In almost all cases, every work of your favourite author in a way represents part of his autobiography.
The works of a poet for instance reveal his personality and milestones in his professional trajectory.
Therefore, one of the dependable ways of grasping the meaning of printed page is by building a background through a comprehensive study of the author.
Unlike the rare priestly Melchizedek, the regular author like every one of us has antecedent, history, genealogy, inheritance, childhood, likes and dislikes, regrets, disappointments, hopes, aspiration, foible, strength, belief, politics, convictions and so on and so forth which consciously unconsciously creep into his works.
These are the driving forces in his life which he cannot help but brings to the fore as situation demands.
So a proper study of these is the way to go for mere reader or interpreter of printed page or else he will be missing helpful clues that might aid him in understanding the author's attitudes towards his subjects or themes.
For example, John Masefield among British poets had a troubled youth ....... and was for several years sailing around the world.
By knowing this, it becomes instantly clear to you why he writes the way he writes.
He richly brings his experiences on the high sea to bear on his poetry.
Same goes for American Novelist, Ernest Hemingway, who was a volunteer soldier during world war two and was fatally injured and was awarded medal for heroism.
As a hobby, he loves to sail too.
All these and many more significantly influenced his writings as he went on to win the Nobel laureate for literature.
And when you discover that Carl Sandburg laboured his way through the university at all types of menial jobs, that he had Scandinavian roots, that he worked at different times as newspaperman, musician, corn-husker and hobos and that he loves them all at once without prejudice, then you've a deeper grasp of his poems.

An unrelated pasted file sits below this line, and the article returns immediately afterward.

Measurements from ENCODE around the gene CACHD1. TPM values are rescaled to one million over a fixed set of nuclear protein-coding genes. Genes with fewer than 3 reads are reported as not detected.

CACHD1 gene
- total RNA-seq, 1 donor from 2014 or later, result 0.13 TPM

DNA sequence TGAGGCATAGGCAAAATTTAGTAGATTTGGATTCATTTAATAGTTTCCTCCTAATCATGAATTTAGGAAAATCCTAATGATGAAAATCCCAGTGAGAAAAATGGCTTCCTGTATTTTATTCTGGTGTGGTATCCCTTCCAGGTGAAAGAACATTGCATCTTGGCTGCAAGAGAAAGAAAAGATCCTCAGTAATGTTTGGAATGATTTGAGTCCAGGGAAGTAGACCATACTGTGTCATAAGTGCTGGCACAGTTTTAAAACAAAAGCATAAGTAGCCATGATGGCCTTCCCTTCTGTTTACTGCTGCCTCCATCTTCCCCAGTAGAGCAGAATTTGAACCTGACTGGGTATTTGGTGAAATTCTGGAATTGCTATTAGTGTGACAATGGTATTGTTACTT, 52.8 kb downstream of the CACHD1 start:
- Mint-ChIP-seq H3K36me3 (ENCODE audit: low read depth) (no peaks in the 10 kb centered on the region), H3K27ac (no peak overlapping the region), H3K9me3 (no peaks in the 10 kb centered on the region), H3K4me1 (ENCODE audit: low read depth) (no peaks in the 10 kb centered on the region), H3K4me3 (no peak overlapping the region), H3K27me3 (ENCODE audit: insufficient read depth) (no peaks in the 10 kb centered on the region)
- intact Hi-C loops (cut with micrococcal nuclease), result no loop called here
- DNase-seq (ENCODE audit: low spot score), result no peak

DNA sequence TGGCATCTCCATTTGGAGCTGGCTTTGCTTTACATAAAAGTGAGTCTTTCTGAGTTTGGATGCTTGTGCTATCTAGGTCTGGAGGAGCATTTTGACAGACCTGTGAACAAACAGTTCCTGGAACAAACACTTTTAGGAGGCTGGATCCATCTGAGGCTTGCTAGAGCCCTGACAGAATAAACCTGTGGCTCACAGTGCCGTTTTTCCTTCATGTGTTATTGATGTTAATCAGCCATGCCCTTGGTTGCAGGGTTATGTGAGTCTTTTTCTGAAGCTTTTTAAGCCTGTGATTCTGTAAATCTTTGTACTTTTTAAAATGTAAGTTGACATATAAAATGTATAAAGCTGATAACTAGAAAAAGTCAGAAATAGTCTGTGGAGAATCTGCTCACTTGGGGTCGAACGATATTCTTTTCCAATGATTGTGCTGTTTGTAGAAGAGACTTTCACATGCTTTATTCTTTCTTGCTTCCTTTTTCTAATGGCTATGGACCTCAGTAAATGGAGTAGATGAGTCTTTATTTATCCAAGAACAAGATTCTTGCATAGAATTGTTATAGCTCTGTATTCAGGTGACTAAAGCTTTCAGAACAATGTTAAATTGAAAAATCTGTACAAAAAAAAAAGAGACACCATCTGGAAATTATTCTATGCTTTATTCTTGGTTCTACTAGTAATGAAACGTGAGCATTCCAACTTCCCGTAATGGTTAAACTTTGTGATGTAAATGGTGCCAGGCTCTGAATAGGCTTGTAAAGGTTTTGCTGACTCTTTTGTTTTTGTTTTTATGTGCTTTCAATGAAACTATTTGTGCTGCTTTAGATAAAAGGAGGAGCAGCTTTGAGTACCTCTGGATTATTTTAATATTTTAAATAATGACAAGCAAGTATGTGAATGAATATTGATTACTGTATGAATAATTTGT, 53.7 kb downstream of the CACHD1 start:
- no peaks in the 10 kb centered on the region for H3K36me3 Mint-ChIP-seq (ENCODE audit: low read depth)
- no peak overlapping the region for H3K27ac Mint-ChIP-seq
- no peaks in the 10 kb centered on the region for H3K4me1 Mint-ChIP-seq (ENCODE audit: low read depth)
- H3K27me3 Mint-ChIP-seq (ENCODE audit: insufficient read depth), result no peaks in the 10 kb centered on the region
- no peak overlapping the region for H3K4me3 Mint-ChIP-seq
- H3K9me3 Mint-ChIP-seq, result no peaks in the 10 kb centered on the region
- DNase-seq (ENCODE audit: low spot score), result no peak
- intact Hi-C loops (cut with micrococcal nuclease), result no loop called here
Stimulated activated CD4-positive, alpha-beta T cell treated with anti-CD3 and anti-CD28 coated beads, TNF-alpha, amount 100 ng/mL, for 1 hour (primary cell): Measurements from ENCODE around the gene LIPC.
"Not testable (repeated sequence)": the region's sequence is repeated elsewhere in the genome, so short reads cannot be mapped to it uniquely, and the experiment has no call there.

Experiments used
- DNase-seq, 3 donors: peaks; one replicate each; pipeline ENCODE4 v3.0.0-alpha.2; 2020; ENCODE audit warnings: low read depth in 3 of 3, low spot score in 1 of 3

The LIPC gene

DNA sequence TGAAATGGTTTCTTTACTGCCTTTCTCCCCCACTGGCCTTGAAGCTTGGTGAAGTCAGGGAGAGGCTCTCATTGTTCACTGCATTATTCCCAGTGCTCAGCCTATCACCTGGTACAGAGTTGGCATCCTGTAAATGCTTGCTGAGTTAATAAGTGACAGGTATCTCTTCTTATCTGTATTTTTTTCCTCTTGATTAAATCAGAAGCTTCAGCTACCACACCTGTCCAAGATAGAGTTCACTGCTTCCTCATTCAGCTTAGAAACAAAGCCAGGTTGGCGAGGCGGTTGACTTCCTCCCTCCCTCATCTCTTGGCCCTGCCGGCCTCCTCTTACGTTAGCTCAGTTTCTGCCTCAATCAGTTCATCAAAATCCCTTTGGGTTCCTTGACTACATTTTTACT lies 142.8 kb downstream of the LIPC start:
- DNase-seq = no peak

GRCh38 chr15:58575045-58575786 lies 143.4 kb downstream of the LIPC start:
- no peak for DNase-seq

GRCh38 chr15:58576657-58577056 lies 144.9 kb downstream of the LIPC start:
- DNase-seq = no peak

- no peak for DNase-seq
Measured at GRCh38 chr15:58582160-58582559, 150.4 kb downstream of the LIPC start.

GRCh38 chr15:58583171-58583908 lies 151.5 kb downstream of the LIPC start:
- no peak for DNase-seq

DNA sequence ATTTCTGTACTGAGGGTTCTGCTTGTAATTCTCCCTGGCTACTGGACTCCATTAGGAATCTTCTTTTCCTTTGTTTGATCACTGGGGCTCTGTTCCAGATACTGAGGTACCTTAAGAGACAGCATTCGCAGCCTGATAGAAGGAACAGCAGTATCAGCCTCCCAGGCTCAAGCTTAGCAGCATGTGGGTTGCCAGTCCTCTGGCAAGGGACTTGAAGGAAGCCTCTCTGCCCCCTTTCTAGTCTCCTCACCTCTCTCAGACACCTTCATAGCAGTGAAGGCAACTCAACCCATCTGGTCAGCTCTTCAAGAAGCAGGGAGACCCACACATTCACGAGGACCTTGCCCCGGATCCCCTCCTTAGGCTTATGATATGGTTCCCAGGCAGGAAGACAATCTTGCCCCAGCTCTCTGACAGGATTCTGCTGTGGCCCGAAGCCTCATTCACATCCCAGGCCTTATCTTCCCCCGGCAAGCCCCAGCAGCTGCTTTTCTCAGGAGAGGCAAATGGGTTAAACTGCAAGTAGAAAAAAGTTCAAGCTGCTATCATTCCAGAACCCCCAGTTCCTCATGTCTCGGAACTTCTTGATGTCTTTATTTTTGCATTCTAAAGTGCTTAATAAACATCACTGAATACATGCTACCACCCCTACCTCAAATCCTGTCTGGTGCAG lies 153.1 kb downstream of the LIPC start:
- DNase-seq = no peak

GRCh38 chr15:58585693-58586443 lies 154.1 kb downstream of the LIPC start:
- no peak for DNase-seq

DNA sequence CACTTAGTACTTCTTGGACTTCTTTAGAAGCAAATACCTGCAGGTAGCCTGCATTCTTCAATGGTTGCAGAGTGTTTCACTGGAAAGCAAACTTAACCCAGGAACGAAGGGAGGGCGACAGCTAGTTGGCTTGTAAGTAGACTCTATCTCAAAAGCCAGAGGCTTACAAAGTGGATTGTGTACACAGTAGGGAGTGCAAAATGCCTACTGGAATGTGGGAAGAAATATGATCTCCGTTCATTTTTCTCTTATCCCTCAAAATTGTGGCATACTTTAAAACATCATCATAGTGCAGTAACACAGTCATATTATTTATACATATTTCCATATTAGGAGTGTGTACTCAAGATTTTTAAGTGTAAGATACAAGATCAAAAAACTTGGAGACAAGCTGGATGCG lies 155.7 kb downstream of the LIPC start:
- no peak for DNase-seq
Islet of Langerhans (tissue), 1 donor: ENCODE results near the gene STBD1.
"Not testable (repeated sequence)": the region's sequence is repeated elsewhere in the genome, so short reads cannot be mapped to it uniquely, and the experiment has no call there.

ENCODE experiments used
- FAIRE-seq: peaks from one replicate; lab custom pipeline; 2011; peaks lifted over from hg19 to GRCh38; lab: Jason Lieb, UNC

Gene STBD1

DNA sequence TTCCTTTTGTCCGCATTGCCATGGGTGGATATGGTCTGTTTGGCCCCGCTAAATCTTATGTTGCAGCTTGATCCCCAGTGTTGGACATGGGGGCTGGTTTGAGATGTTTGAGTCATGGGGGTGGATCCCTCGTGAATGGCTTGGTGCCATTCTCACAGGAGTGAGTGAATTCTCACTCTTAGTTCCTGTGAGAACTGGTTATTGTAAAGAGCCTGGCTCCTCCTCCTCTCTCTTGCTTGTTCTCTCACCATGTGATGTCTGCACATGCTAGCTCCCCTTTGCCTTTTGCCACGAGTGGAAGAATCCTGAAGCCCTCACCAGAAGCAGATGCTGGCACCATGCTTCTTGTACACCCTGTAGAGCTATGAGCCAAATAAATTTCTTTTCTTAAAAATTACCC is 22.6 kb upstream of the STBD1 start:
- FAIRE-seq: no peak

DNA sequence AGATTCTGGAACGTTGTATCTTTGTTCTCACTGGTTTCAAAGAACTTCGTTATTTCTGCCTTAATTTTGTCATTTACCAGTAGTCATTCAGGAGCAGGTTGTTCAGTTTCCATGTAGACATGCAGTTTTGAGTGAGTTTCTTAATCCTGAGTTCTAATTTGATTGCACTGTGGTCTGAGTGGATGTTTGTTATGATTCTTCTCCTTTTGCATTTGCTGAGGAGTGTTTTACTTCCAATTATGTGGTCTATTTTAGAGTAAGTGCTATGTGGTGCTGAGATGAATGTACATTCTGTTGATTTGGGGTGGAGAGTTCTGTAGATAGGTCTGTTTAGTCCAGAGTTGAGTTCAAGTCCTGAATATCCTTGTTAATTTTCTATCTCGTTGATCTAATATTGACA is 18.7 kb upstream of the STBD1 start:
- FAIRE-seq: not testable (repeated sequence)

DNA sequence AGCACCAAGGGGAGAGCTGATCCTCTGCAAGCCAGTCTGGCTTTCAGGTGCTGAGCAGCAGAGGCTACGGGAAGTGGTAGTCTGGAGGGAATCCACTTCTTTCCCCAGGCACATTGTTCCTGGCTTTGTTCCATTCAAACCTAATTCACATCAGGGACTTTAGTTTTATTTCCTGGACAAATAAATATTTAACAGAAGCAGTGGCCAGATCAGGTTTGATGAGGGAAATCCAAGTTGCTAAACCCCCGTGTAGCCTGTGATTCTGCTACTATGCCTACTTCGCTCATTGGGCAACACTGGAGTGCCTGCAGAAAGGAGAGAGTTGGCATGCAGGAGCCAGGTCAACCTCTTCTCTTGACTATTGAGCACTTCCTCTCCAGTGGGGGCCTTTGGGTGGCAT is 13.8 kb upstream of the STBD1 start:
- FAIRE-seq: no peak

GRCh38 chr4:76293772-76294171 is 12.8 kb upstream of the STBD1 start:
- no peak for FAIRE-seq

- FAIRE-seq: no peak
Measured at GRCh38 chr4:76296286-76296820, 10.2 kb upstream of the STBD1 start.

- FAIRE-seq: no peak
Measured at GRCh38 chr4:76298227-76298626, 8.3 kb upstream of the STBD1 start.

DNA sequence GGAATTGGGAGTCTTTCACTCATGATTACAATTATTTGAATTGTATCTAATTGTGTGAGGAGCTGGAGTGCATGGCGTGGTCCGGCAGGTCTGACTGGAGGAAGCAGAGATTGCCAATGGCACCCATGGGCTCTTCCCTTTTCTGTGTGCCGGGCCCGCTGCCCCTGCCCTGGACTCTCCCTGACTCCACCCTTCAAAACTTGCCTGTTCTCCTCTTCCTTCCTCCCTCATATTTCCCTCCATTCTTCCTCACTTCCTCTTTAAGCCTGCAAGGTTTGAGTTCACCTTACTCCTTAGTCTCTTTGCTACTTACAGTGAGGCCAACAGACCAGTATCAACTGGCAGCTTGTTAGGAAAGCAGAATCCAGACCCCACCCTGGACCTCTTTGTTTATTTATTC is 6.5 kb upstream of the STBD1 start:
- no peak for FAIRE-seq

Nigerian Novelist, Chinua Achebe was a Biafran true-to-heart who never fails to turn up big time whenever topics concerning the failed republic take centre stage.
And he was a social and political activist in silent kind of way too.
If you’ve ever read his classic: "Things Fall Apart", then you'll know he knows his activism onions.
Finally to the Asiwaju of African literary movement, Nobel laureate Wole Soyinka, is in a way an iconoclastic, an unrepentant socio-political and cultural activist.
Though raised in a Christian home, all his works later, however, were a direct antithesis of what that represents.
They bore instead extensive signatures of his radical traits; his uncompromising resolves.
He identifies to the max with the course of African cultural heritage.
He is a proud Ogun errand soul.
In case you're still in doubt, you might need to check his poem: "Campus, Ile Ife", from Mandela’s Earth and other poems which opens with the tributary lines:
"When Ogun slammed his anvil forge
Down the flinty earth of Idanre,
Its shock waves burrowed through millennia,
Surfaced in charged outcrops, sinuous
Offsprings, seven-ridge rockhills of Ile-Ife."
So to where should the reader turns in building a background of the author?
In present time, the task is fairly an easy one.
There's abundance of reliable resources both offline and online.
To begin with, the reader might simply turn to the online resource like Wikipedia among others.
If the reader is from a country where records are well kept especially in written forms, then offline resource like the books “Who is who” or "Who is who in America' or similar others from around the world are a sure bet.
And they come handy.
Another resourceful place to look towards for assistance in this regard is the "Library of the Senate of the United State of America."
Here like several others the readers will find dependable solutions to his needs of building a background by a study of notable authors from around the world as you continue in the path of understanding their works.